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Passphrases: build a better foundation for secure password policy

multiple screenshots of login forms asking for username and password

Is your company still enforcing automatic password updates, and requiring special characters as a part of the password? According to the National Institute of Standards and Technology (NIST), a non-regulatory agency of the United States Department of Commerce providing security standards and guidelines for companies to meet the requirements of the Federal Information Security Management Act (FISMA), the practice of having a user create a random series of letters, numbers and special characters as a password, then changing it every 30 days, is an invitation to countless helpdesk calls for password resets. In addition, many frustrated users will doubtless end up writing down their passwords. 

The 2017 NIST recommendations:

  1. maintain that frequent password changes do little to improve security, often resulting in minimally edited old passwords that are easy to guess. 
  2. encourage the use of longer passwords and, even better, passphrases.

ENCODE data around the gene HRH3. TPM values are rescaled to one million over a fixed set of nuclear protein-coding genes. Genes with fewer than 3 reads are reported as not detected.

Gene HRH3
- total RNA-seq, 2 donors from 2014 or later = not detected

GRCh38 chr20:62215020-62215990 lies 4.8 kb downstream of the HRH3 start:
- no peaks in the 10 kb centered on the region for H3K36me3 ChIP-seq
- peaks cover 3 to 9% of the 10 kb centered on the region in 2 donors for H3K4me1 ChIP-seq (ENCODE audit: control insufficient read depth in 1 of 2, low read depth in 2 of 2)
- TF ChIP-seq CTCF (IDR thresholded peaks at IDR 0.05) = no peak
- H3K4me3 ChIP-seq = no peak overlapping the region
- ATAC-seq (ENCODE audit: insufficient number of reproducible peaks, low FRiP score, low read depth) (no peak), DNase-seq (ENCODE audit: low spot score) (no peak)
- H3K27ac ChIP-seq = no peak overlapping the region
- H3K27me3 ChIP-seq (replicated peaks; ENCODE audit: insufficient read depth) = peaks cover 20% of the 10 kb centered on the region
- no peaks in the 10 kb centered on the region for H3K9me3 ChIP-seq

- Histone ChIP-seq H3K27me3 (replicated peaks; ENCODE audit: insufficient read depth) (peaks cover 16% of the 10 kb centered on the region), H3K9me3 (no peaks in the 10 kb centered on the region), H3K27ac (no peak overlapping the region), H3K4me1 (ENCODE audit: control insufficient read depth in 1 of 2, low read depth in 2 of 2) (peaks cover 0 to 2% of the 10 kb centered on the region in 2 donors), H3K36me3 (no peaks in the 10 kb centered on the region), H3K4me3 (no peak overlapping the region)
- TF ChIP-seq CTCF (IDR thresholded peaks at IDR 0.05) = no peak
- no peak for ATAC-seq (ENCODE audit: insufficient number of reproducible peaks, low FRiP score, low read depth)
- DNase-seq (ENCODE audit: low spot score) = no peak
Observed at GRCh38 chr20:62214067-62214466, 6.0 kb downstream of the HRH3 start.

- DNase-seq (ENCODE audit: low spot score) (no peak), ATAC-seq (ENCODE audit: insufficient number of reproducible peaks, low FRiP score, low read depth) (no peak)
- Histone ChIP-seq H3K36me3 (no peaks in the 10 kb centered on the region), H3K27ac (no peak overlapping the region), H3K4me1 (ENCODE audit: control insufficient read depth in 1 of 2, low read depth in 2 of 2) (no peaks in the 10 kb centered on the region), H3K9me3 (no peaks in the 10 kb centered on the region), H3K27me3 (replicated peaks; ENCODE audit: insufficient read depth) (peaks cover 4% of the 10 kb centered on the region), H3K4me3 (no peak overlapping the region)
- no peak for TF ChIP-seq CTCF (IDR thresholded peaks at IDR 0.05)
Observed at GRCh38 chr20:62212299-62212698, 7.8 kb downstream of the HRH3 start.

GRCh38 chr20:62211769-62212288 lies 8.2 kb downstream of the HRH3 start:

In a study from as far back as 2010, researchers from the University of North Carolina at Chapel Hill ascertained that if people have to change their passwords every 90 days, “they tend to use a pattern …they take their old passwords, they change it in some small way, and they come up with a new password." The researchers developed algorithms based on these patterns, which were able to predict password changes with great accuracy. 

A long passphrase (at least 14 characters long) is simply a phrase or sentence that you use instead of a word or set of characters, and is easier for you to remember than a random sequence of numbers, letters and special characters. Passphrases generally allow for spaces and punctuation, adding complexity.

Of course, you should always enable two-factor authentication for added security.

Unless a data breach occurs—in which case all passwords must be changed—the NIST requirements allow a user to keep their password for an indefinite amount of time. 

Although the latest NIST password guidelines were issued in June 2017, many companies continue to subscribe to the hackable 'set random password; wait; repeat' formula for employee passwords. Even if your company isn’t governed by NIST for password compliance, there’s no reason you can’t follow these guidelines and implement a great foundation for a secure password policy.